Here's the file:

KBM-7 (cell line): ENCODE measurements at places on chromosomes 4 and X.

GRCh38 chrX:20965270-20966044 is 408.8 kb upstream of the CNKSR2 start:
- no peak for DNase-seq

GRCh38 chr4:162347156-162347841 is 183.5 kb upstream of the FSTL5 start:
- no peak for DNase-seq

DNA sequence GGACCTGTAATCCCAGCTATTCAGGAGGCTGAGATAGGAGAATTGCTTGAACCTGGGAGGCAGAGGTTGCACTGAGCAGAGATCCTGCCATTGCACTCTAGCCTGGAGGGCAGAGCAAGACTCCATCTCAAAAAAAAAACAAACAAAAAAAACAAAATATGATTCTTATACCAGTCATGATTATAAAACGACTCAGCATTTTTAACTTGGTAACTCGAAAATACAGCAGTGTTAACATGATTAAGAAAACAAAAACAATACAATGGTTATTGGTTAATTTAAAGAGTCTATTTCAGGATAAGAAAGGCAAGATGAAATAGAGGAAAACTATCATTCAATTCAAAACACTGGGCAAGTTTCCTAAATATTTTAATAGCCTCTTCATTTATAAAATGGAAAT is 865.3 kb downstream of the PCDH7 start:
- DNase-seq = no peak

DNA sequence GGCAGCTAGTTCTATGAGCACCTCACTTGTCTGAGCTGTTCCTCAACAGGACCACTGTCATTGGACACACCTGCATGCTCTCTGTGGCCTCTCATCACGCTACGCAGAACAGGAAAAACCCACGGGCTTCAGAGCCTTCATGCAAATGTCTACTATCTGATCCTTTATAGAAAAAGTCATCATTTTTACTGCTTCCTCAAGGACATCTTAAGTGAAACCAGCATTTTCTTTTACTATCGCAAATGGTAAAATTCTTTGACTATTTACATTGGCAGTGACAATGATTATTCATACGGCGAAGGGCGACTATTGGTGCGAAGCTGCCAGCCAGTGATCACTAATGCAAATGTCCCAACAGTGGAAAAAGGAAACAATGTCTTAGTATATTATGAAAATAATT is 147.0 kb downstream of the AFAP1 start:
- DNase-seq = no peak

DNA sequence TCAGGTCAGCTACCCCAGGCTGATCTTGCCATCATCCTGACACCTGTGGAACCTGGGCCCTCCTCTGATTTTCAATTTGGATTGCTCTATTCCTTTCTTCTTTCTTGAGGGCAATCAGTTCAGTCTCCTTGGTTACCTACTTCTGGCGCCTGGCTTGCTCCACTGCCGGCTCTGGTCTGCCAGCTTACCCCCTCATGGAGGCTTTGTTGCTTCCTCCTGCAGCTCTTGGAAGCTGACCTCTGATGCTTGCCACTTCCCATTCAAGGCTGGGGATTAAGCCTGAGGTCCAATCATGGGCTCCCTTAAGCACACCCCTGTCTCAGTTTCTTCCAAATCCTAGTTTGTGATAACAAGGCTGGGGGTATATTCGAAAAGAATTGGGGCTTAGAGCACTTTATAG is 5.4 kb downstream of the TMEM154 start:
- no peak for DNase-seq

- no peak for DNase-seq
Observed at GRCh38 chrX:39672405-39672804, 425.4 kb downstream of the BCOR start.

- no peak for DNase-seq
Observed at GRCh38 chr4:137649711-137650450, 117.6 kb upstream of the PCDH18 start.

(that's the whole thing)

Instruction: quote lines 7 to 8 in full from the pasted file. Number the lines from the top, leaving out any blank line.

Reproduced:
- DNase-seq = no peak

DNA sequence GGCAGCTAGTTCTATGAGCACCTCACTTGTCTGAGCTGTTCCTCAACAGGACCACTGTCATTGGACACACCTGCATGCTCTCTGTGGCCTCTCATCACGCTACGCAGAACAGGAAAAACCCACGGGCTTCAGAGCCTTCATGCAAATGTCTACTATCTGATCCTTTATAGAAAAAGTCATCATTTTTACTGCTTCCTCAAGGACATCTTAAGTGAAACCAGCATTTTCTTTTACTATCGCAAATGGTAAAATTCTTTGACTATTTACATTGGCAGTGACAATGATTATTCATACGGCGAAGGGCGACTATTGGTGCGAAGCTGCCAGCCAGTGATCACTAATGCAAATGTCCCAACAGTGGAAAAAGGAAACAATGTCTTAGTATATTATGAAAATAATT is 147.0 kb downstream of the AFAP1 start: